The study examined whether walking can mimic the effects of nicotine during temporary abstinence, by eliciting changes in mood and affect and by reducing cravings. In a randomized crossover design, 15 participants did a self-paced 1-mile walk or sat passively on separate days. A repeated-measures ANOVA revealed a significant reduction in desire to smoke during and for up to 20 min following exercise. Further MANOVAs and univariate ANOVAs revealed significant interaction effects for time-by-condition for tension, and affective valence and activation. Walking reduced tension and increased affective valence and activation during and up to 20 min after exercise, but increased activation only at the end of exercise. ANCOVAs revealed that exercise-induced reductions in cravings were mediated through reduced tension. Walking should be recommended for reducing cravings, but further research is needed to understand whether the arousing properties of exercise can help manage cravings.

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Charlotte C. Benjamin, Alex Rowlands and Gaynor Parfitt

Past studies have shown the patterning of affective responses during a graded exercise test (GXT) in adult and male adolescent populations, but none have explored the patterns in adolescent girls or younger children. This study explored the patterning of affective responses during a GXT in adolescents and younger children. Forty-nine children (21 male and 28 female) aged between 8–14 years (10.8 ± 1.8 years) completed a GXT. Ventilatory threshold (VT) was identified. At the end of each incremental step, participants reported affective valence. Results revealed that affective valence assessed by the Feeling Scale (FS) significantly declined from the onset of exercise until the point of VT in the younger children, but remained relatively stable in the adolescents. Exercise above the VT brought about significant declines in affective valence regardless of age or sex, but the decrease was significantly greater in adolescents. Results suggest it may be preferable to prescribe lower exercise intensities (below VT) for children, compared with adolescents, to ensure a positive affective response.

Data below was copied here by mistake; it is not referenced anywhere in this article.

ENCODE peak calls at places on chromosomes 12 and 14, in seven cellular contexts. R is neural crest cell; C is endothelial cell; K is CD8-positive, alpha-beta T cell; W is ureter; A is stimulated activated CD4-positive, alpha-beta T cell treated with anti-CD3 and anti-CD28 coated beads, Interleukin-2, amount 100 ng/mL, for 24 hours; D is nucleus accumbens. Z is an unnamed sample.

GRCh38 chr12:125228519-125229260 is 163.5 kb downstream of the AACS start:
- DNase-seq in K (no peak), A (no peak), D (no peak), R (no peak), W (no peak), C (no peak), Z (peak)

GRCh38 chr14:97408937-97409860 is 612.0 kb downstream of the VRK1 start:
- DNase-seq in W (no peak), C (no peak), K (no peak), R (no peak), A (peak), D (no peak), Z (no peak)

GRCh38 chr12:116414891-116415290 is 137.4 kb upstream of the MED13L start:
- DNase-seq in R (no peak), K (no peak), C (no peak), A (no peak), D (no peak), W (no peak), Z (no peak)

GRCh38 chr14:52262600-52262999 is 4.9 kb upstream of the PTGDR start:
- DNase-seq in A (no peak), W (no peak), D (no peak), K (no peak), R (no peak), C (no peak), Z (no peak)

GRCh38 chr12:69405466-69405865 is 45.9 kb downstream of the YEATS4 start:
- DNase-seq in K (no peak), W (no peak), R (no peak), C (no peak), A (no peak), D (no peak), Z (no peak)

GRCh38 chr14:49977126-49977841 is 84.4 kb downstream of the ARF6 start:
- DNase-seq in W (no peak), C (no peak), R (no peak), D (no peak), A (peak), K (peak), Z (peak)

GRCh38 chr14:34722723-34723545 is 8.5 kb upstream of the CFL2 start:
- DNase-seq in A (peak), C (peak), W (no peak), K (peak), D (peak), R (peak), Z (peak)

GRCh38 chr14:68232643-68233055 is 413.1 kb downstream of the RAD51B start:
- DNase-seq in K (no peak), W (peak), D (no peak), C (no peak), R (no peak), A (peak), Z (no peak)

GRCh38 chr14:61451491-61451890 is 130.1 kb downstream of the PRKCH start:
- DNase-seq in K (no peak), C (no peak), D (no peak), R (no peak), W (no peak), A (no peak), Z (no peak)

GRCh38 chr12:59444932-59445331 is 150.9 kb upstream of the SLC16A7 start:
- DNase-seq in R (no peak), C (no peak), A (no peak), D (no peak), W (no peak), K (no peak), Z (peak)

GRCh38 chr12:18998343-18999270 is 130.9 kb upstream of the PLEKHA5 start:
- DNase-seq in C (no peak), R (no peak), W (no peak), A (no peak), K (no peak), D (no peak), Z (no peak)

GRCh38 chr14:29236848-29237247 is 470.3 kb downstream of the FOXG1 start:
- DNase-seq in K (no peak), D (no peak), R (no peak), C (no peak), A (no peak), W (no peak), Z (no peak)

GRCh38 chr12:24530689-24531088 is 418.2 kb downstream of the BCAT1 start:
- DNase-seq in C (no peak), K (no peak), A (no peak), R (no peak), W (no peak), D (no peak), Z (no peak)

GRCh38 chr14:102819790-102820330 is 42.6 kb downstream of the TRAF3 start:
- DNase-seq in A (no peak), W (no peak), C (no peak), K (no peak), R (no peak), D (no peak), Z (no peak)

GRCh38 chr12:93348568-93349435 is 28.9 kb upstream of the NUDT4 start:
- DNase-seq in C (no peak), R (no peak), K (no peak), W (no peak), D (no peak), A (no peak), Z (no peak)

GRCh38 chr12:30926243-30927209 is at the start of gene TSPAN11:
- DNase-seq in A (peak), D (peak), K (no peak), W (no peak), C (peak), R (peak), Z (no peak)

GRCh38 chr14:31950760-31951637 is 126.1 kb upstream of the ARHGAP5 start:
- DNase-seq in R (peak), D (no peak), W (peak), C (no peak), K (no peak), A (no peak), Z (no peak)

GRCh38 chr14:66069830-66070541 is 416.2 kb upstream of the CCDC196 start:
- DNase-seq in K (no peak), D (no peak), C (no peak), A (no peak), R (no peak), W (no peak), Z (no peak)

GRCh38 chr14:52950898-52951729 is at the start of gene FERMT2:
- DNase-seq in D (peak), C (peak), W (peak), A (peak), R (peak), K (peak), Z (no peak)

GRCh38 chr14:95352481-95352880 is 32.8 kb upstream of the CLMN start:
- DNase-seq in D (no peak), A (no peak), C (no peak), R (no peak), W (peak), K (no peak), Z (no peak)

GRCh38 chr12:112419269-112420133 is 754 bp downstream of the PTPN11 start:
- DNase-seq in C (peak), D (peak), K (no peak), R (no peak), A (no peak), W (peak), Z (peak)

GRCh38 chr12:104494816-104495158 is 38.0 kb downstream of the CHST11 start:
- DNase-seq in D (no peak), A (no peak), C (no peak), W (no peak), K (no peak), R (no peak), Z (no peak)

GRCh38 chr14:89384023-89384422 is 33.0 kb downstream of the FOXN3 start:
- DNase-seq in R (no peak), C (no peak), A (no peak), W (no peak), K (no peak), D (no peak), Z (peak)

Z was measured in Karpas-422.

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Eric E. Hall and Steven J. Petruzzello

Physical activity has been consistently linked to better mental health—greater positive affect and life satisfaction, less negative affect, anxiety, and depression (Petruzzello et al., 1991; McAuley & Rudolph, 1995). Brain activation patterns have been linked to dispositional affect: greater relative left anterior hemisphere activation relates to positive affect, and greater relative right anterior activation relates to negative affect (Davidson, 1992). In this study, measures of resting EEG frontal asymmetry, dispositional affect, and physical activity were obtained from 41 older adults. Frontal asymmetry significantly predicted positive affect. In the high active group (n = 21), frontal asymmetry significantly predicted affective valence and satisfaction with life; in the low active group (n = 20), it significantly predicted negative affect. Physical activity was also significantly related to better dispositional affect. These findings suggest that the relationship between frontal brain activity and dispositional affect is influenced by physical activity in older adults.

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Lisa M. Van Landuyt, Panteleimon Ekkekakis, Eric E. Hall and Steven J. Petruzzello

Traditional conceptions of the exercise–affect relationship postulate that moderate-intensity exercise leads to positive affective changes in all or most individuals, and it can, therefore, be prescribed for all individuals involved in exercise programs. This study investigated whether this assumption is true, not only at the level of group averages but also at the level of individuals. Affect was assessed before, during, and after a session of moderate-intensity cycle ergometry using a dimensional conceptualization of affect. Examination of individual responses revealed a diversity of patterns that was masked by aggregate-based analyses. Mean ratings of affective valence were shown to remain stable during exercise, but in actuality almost half of the individuals experienced progressive improvement, whereas the other half experienced progressive deterioration. The diversity of individual affective responses must be taken into account in formulating conceptual models of the exercise–affect relationship and deriving public health physical activity recommendations.